THE VINE APRIL 27, 2009
One frequent criticism you hear about solar power is that the sun only shines during the day, and the prospect of heavy cloud cover or rain makes solar too unpredictable to provide constant baseload power to the grid. But the thing is, that's increasingly very untrue. As David Biello recaps in a nice piece for Environment360, solar-thermal plants are increasingly using basic storage techniques to provide a steady power source at all hours, even after sunset. Here's the rundown:
In the high desert of southern Spain, not far from Granada, the Mediterranean sun bounces off large arrays of precisely curved mirrors that cover an area as large as 70 soccer fields. These parabolic troughs follow the arc of the sun as it moves across the sky, concentrating the sun’s rays onto pipes filled with a synthetic oil that can be heated to 750 degrees Fahrenheit. That super-heated oil is used to boil water to power steam turbines, or to pump excess heat into vats of salts, turning them a molten, lava-like consistency.
The salts are just fertilizers—a mix of sodium and potassium nitrate—but they represent a significant advance in the decades-old technology of solar thermal power production, which has traditionally used mirrors to heat water or oil to generate electricity-producing steam. Now, engineers can use the molten salts to store the heat from solar radiation many hours after the sun goes down and then release it at will to drive turbines. That means solar thermal power can be used to generate electricity nearly round-the-clock.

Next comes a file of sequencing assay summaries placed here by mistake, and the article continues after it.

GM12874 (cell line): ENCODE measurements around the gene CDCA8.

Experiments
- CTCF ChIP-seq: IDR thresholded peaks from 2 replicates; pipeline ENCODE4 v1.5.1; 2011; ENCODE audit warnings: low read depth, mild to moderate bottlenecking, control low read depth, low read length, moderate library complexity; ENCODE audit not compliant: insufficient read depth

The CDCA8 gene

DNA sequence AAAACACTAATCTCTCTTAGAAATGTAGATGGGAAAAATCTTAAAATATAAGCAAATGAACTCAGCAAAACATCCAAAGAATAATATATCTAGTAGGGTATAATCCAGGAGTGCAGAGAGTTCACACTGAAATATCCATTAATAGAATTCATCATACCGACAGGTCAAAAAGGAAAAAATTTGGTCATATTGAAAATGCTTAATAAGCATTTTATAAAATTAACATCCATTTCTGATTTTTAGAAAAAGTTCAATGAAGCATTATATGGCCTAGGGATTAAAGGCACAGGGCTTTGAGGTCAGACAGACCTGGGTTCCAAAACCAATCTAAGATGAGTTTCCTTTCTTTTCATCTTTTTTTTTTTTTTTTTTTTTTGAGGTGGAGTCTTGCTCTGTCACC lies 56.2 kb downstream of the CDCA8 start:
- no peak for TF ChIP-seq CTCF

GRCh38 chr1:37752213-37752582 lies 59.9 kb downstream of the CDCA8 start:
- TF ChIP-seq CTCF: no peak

The Andasol plant in Spain is a decent size, too—when it's finished in 2011, it'll likely generate about 150 MW of electricity, enough to power 150,000 homes. And the cost is coming down. Standard solar thermal plants generate electricity for about 13 cents per kilowatt hour, compared with less than 10 cents per kilowatt-hour for conventional electricity in most parts of the United States. The salt storage makes solar thermal a bit more expensive, but those costs could tumble further as production ramps up. (The National Renewable Energy Laboratory expects solar thermal to compete with natural gas by 2015—and that's without any sort of carbon regulation.)
Biello notes that the idea of using curved mirrors heat up synthetic oil in pipes to power turbines isn't all that newfangled. It's been around since the 1980s, part of the initial push to develop alternative-energy sources after the OPEC oil crisis. When oil prices fell again, the Reagan administration phased out solar research and tax credits. Now there's renewed interest. In the past 18 months, three large plants have been announced for Arizona, and Biello estimates that the United States will see 1,800 MW worth of solar thermal by 2011, and again, that's before Congress passes a cap-and-trade regime making coal power more expensive. So this isn't just some lavish green fantasy; there's a massive amount of potential here for reliable, carbon-free power that's already bounding out the gate.